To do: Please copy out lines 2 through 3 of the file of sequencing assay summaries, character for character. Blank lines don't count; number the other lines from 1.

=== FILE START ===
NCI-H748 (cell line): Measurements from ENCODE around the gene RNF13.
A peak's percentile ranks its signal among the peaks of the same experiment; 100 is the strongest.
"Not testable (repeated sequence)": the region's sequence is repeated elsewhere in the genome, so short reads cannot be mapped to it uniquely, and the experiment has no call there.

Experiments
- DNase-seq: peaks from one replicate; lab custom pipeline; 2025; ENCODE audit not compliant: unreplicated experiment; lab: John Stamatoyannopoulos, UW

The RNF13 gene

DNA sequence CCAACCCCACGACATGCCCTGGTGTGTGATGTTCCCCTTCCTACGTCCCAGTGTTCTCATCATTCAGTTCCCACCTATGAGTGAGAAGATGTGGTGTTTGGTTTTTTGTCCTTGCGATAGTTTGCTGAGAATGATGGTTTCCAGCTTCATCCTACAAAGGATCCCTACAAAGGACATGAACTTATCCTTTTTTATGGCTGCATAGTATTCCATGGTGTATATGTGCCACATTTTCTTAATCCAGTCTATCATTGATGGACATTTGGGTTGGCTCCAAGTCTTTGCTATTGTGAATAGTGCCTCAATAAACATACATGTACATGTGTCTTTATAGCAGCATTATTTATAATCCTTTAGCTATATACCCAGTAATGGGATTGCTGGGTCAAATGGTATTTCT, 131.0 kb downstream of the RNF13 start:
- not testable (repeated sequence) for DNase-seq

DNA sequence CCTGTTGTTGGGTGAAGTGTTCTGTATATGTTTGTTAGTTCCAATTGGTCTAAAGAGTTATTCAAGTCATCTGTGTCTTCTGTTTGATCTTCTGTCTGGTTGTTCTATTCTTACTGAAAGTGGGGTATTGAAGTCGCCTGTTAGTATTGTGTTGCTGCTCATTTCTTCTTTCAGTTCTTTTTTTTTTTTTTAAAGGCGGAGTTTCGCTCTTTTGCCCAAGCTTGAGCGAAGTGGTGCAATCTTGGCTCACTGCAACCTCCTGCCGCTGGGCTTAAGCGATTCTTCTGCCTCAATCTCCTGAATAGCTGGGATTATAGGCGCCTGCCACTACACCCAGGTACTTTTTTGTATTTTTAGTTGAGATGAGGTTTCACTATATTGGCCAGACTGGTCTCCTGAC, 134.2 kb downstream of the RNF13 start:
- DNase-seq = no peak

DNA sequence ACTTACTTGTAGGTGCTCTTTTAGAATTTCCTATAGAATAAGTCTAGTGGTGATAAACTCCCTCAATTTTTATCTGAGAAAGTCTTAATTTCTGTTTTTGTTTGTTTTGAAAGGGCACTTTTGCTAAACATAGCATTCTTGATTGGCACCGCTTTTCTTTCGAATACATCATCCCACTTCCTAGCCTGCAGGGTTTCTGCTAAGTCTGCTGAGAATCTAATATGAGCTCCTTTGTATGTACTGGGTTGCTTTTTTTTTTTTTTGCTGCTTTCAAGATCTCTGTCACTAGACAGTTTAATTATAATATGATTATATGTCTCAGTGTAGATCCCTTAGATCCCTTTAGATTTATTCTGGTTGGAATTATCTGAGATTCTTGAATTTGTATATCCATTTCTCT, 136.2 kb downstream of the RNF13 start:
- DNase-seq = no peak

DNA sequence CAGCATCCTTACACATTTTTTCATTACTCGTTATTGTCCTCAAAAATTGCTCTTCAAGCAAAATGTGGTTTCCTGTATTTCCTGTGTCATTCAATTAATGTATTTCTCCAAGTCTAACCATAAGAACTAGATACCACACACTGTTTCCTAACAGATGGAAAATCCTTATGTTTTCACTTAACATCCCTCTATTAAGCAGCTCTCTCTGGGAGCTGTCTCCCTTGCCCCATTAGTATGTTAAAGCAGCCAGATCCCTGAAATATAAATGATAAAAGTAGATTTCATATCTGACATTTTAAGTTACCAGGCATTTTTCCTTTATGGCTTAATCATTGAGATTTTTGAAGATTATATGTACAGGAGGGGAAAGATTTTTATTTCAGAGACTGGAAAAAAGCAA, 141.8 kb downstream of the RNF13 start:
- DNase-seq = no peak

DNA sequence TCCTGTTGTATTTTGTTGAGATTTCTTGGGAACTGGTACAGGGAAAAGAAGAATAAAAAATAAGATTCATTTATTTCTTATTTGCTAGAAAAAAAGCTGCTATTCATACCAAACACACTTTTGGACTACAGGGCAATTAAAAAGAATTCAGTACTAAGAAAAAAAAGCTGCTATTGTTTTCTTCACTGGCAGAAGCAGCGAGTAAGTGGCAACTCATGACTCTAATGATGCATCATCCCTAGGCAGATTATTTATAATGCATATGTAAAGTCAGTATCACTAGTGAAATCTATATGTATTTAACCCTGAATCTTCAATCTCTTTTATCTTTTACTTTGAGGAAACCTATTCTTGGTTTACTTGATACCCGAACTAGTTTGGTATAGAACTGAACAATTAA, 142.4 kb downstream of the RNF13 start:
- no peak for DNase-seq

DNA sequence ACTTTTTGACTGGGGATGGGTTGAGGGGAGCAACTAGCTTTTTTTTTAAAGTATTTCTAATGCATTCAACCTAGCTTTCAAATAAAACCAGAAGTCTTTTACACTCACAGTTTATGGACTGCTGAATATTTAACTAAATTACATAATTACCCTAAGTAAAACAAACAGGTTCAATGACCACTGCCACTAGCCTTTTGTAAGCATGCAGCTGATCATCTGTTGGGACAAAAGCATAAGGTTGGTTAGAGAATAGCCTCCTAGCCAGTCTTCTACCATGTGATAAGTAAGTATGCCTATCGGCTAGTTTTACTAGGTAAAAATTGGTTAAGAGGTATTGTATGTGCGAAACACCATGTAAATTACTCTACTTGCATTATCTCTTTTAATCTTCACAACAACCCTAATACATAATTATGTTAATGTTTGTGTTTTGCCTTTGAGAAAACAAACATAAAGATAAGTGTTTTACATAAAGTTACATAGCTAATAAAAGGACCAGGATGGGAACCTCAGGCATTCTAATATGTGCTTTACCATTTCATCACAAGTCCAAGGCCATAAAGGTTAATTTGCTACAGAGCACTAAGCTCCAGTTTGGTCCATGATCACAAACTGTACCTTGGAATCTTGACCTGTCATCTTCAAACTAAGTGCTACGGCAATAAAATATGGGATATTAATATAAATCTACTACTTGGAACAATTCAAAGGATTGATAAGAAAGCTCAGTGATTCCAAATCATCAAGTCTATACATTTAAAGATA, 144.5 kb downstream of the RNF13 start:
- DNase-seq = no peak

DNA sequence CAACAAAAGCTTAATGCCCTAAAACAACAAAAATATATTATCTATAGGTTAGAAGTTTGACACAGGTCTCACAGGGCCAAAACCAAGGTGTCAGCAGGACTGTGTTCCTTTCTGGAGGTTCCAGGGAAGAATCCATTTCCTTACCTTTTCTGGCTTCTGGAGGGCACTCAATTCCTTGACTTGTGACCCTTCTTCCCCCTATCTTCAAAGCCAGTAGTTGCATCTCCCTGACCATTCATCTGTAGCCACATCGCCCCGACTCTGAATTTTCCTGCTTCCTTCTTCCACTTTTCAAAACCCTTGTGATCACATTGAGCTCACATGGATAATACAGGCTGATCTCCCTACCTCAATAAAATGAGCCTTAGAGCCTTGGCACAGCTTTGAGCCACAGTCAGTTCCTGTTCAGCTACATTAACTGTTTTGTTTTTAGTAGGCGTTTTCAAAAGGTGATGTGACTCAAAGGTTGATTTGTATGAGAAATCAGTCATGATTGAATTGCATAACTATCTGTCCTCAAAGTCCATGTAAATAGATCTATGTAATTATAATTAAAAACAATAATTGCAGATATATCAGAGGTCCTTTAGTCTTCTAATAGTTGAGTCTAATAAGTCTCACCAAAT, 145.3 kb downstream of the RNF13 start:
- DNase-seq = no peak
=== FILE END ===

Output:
A peak's percentile ranks its signal among the peaks of the same experiment; 100 is the strongest.
"Not testable (repeated sequence)": the region's sequence is repeated elsewhere in the genome, so short reads cannot be mapped to it uniquely, and the experiment has no call there.